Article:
Playlist: November 24, 2009

KZSU playlist for Tuesday, Nov. 24, 6:00 to 9:00 a.m.  Click here for the full playlist.


Harris Eisentstadt — “Keep Casting Rods” — Canada Day (Clean Feed, 2009) ….. As opposed to the trumpet-heavy, African-influenced music on many of his albums, Canada Day is closer to a straight free-jazz group, with a sound defined by vibraphone.  He’s also got a sax and a trumpet in there, of course.

Hailey Niswanger — “Four in One” — Confeddie (self-released, 2009) ….. Straight-up contemporary jazz that includes a fast, fluid, and quick-jumping saxophone in the lead.  Turns out it’s played by a 19-year old woman, Niswanger, who put together this quartet from her Berklee associates.  It’s good, inventive stuff; she shows great sax chops on “Four in One” and a complex compositional sense on “Confeddie.”

Shibolet, Josephson, Baker, Looney, Smith — “Number 12” — Untitled (1959) (Kadima Collective, 2007) ….. Acoustic free improv with local folks and Israeli guest Ariel Shibolet. The titles all come from Mark Rothko paintings, but they’re not all still and silent; this one quickly builds into active, jagged sound work.  I followed up this track with Jacam Manricks’ “Rothko” (mentioned back on Oct. 27), and it was tempting to continue with an all-Rothko set. But the next Rothko-inspired track I found was a string orchestra piece that, while only a couple of minutes long, was soooo still and static.  Wasn’t in the mood for it, so I went with Jen Baker’s trombone album instead (Blue Dreams, mentioned here), which is also rather static but has a colorful tone to it.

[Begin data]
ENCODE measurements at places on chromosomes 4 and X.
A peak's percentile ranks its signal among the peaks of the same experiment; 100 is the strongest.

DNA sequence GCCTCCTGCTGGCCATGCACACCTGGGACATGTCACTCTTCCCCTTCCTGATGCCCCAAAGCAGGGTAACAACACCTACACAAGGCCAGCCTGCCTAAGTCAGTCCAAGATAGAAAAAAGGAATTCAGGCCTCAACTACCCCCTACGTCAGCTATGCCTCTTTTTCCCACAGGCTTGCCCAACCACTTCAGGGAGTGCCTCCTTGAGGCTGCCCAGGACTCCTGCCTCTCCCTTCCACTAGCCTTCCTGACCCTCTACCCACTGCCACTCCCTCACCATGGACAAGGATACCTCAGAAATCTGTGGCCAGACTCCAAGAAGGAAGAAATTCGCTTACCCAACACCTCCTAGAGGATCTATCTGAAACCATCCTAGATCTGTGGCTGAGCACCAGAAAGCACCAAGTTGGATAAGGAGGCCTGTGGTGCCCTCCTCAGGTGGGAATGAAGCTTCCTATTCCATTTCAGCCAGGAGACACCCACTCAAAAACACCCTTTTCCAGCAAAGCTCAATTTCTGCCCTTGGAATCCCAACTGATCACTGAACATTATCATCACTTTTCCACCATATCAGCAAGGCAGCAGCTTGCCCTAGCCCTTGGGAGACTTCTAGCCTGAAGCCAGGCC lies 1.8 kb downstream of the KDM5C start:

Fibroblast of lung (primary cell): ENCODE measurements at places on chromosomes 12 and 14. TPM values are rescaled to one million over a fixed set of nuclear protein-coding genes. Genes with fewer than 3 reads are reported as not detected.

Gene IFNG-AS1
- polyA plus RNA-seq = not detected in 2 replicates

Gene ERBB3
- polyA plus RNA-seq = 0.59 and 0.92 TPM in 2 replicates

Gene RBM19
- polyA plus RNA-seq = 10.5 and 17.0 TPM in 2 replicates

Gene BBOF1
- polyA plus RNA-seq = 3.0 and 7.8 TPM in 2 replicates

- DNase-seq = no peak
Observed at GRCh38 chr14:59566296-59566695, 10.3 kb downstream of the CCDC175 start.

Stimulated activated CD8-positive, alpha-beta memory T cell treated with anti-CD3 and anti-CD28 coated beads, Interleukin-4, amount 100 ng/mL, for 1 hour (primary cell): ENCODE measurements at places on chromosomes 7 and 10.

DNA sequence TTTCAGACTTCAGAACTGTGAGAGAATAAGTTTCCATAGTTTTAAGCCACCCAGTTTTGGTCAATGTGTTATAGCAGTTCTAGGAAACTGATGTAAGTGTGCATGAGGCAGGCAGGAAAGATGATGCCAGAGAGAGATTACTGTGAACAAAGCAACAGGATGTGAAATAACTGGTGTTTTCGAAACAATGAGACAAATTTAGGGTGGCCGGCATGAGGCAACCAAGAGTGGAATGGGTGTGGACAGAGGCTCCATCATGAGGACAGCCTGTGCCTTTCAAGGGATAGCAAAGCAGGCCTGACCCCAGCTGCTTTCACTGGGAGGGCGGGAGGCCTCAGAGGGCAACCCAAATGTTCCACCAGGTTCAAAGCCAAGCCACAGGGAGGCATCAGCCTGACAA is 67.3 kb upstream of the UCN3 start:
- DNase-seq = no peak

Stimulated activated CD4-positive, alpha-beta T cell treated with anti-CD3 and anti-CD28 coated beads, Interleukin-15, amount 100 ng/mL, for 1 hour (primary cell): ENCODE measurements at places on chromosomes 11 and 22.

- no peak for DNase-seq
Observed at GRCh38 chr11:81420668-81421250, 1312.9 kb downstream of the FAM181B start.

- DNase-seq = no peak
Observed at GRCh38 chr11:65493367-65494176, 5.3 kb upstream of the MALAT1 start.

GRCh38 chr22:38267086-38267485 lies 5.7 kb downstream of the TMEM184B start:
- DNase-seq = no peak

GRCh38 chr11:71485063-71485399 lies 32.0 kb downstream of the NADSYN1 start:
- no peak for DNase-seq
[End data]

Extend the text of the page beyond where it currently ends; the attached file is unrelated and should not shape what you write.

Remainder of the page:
Herb Robertson — “Hallucinations” — Shades of Bud Powell (JMT, 1988) ….. Another vinyl gem tucked away in the KZSU library, this is an album of Powell songs performed by a nearly all-horns band (Joey Baron on drums).  Naturally, Robertson leaves plenty of space for improvising, often with the whole group at once (two trumpets, french horn, trombone, and tuba).  The track I picked, “Hallucinations,” has long segments of that group work, the result being a little like the Preservation Hall Jazz Band. When you listen carefully to PHJB, you realize that yes, they’re doing old-timey jazz, but the “solo” consists of every band member except the drummer going off in a random direction. Robertson is like that but more distinctly modern/avant-jazz in his sound, of course.

Phil Kline — “Grand Etude for the Elevation” — Around the World in a Daze (Starkland, 2009) ….. This is actually a 65-minute electroacoustic work intended for surroundsound DVD; they’ve provided a CD version for radio.  It’s ambitious.  There are enormous “boombox choirs,” a string quartet (Ethel!), lots of bells, and, for the final track, 15,000 African gray parrots. The whole project goes for bigness; when I say lots of bells, I mean LOTS.  I went for one of the less bombastic tracks, featuring a thumpy “world” drum rhythm and Todd Reynolds on sweet-but-loud violin.

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